Down along the Musselshell River, the cottonwoods are ablaze in yellow hues. Their leaves gently rustle in the breeze before drifting to the earth. Autumn is by far my favorite time of year. I love the cool evenings, the cozy feeling of snuggling under blankets next to the open window, and the immense satisfaction of storing the garden’s harvest for the cold months ahead. Fall is a time to reflect on the accomplishments of long summer days, and to take stock of what is on hand for the leaner time of year ahead of us.

I can’t possibly capture all of the moments from the last three busy summer months in words. I share some highlights in the following photos.

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Doc lounges on our new patio. He makes the rock steps look so comfortable.
Ranch Camp with the Graham family again - Talus the Chicken collects our eggs
We enjoyed our second annual Ranch Camp with the Graham family this year! Here, Talus the Chicken collects the days’ eggs to make more french toast.
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Four carrots from the garden – or is that six carrots?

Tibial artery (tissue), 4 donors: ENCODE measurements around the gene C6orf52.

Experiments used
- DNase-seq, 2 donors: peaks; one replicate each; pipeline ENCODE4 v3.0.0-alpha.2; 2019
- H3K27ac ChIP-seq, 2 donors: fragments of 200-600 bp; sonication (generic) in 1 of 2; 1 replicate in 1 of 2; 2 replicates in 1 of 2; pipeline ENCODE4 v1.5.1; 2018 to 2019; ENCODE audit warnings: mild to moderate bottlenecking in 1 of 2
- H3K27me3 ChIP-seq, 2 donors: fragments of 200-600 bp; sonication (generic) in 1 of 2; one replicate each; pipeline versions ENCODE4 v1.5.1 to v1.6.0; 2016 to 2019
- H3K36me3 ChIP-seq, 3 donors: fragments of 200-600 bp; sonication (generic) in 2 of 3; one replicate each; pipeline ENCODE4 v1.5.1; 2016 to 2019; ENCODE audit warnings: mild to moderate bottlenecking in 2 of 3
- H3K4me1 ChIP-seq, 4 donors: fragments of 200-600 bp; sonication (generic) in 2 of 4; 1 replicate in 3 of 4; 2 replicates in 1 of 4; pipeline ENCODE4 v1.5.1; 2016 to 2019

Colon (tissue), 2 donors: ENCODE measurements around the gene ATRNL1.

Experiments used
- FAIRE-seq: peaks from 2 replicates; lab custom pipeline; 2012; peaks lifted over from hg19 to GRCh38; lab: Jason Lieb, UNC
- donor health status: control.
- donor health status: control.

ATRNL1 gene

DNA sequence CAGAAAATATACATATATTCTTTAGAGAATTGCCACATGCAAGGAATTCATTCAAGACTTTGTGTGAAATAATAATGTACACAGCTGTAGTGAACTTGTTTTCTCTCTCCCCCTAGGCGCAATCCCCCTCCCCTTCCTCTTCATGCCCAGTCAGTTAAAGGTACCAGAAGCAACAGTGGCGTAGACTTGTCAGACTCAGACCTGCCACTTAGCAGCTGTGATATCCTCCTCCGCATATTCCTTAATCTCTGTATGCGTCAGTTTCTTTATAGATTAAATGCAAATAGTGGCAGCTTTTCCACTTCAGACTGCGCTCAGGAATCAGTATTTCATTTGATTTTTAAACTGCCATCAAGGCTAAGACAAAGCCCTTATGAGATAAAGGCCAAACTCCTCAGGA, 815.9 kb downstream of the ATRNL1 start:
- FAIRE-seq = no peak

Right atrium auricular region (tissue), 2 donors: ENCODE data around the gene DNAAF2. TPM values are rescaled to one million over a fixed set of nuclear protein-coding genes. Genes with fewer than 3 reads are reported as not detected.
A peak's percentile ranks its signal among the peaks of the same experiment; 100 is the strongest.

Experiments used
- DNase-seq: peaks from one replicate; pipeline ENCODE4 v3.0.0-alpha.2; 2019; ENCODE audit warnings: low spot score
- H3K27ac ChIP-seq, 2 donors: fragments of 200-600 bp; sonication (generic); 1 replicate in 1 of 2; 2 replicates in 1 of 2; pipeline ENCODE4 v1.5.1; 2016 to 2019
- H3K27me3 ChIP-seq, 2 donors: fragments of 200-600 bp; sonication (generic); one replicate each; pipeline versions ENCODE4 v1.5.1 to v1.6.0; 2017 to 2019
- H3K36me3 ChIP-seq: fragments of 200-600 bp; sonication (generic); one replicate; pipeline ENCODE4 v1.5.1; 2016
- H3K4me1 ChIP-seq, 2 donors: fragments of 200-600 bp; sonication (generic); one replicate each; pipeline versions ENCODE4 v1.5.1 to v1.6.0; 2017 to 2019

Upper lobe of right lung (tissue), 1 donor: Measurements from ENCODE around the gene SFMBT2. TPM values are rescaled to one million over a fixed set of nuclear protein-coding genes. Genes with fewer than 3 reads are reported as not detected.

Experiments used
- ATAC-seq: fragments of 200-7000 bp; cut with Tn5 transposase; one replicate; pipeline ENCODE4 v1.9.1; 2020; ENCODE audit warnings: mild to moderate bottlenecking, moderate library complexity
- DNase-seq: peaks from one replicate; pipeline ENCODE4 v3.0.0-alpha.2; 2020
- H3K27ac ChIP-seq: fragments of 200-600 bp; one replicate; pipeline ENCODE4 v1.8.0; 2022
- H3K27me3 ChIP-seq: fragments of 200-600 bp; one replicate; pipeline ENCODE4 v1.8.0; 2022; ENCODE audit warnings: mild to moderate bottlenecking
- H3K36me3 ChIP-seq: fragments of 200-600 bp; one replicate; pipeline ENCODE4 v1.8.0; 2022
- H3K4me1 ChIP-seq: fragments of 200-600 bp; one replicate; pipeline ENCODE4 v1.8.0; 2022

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We are completely solar-powered! It has been a huge learning adventure to research, order, install, and operate these panels. Yet it has been well worth the effort. It sure feels empowering to be energy-independent.
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Round one of summer canning efforts – Dilly beans and dill pickles
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It was a great year for peppers – jalapenos, anaheims, poblanos, and sweet peppers all grew abundantly!
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And with a nod of recognition to the Talking Heads, yes, “Home, is where I want to be… This must be the place”

What’s in a Name?

Bart and I tossed around several names for our new ranch last year. In the end, we chose Coulee Creek Ranch – not because we are die-hard fans of the other CCR – but for the simple fact that Coulee Creek itself runs through the property. Additionally, we built our barn and corrals in a little coulee on the property. We both spend most of the day “out in the coulee” working in our garden or building fences and taking care of the herd. Soon we will have a cabin out in the coulee too. It is our little piece of heaven.